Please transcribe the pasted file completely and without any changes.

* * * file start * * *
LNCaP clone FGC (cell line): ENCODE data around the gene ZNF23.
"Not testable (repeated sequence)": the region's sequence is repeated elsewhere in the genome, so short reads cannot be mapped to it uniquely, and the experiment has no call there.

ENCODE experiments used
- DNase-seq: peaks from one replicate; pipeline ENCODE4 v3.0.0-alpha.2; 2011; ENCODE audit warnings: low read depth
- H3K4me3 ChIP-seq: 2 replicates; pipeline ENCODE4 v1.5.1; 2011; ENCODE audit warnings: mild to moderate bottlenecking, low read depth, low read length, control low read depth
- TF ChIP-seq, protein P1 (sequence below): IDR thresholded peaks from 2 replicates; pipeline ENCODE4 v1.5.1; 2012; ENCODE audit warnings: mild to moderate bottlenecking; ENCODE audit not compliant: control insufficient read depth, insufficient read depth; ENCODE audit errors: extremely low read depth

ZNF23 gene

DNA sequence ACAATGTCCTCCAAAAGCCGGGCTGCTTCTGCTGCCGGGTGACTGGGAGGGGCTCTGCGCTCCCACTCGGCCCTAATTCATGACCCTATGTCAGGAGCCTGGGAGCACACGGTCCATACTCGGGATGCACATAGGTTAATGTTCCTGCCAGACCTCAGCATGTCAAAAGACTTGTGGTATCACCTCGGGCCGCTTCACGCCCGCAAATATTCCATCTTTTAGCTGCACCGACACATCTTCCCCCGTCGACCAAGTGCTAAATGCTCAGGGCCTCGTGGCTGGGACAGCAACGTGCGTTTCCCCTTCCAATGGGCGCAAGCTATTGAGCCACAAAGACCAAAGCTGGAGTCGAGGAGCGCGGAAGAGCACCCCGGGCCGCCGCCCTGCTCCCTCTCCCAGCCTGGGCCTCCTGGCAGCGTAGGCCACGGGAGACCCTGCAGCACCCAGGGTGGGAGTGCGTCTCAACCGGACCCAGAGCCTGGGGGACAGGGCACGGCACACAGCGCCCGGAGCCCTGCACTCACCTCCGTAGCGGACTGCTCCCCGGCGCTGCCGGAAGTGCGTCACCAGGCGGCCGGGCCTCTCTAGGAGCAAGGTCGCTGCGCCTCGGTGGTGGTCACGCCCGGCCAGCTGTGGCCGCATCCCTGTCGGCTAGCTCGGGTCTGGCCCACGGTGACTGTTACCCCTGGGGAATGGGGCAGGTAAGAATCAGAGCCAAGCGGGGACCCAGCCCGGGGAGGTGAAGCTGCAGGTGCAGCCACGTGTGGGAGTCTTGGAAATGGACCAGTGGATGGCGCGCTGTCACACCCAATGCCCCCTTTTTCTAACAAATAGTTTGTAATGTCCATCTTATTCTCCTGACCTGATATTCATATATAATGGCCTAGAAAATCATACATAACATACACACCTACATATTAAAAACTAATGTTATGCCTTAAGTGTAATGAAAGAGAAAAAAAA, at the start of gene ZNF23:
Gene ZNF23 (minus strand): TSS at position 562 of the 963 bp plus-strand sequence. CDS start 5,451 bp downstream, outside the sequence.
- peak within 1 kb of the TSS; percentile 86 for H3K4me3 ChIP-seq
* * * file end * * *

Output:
LNCaP clone FGC (cell line): ENCODE data around the gene ZNF23.
"Not testable (repeated sequence)": the region's sequence is repeated elsewhere in the genome, so short reads cannot be mapped to it uniquely, and the experiment has no call there.

ENCODE experiments used
- DNase-seq: peaks from one replicate; pipeline ENCODE4 v3.0.0-alpha.2; 2011; ENCODE audit warnings: low read depth
- H3K4me3 ChIP-seq: 2 replicates; pipeline ENCODE4 v1.5.1; 2011; ENCODE audit warnings: mild to moderate bottlenecking, low read depth, low read length, control low read depth
- TF ChIP-seq, protein P1 (sequence below): IDR thresholded peaks from 2 replicates; pipeline ENCODE4 v1.5.1; 2012; ENCODE audit warnings: mild to moderate bottlenecking; ENCODE audit not compliant: control insufficient read depth, insufficient read depth; ENCODE audit errors: extremely low read depth

ZNF23 gene

DNA sequence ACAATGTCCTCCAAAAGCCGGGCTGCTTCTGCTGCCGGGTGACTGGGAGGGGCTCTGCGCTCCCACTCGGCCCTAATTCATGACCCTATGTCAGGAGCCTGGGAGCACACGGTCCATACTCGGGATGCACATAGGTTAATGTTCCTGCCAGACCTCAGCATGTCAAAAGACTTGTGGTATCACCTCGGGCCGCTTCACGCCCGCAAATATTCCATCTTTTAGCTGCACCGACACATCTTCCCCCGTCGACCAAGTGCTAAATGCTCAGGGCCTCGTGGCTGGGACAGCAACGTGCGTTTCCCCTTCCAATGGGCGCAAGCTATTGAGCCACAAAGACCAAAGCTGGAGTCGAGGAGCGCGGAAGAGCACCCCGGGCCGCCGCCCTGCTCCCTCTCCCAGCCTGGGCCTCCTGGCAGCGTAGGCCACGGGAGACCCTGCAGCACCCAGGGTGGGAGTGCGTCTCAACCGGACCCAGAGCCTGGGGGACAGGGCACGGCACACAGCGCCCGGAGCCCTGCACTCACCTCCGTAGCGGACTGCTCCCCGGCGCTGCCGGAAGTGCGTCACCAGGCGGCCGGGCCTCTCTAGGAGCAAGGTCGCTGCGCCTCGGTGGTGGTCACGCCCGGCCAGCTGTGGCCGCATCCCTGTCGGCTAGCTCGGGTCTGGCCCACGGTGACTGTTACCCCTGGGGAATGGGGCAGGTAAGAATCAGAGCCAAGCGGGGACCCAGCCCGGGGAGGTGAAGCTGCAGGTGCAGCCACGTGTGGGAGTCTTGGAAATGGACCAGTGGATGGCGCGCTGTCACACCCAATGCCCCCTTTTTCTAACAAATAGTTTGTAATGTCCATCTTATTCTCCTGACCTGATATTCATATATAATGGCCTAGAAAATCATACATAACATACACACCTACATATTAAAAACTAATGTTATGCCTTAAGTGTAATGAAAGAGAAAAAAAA, at the start of gene ZNF23:
Gene ZNF23 (minus strand): TSS at position 562 of the 963 bp plus-strand sequence. CDS start 5,451 bp downstream, outside the sequence.
- peak within 1 kb of the TSS; percentile 86 for H3K4me3 ChIP-seq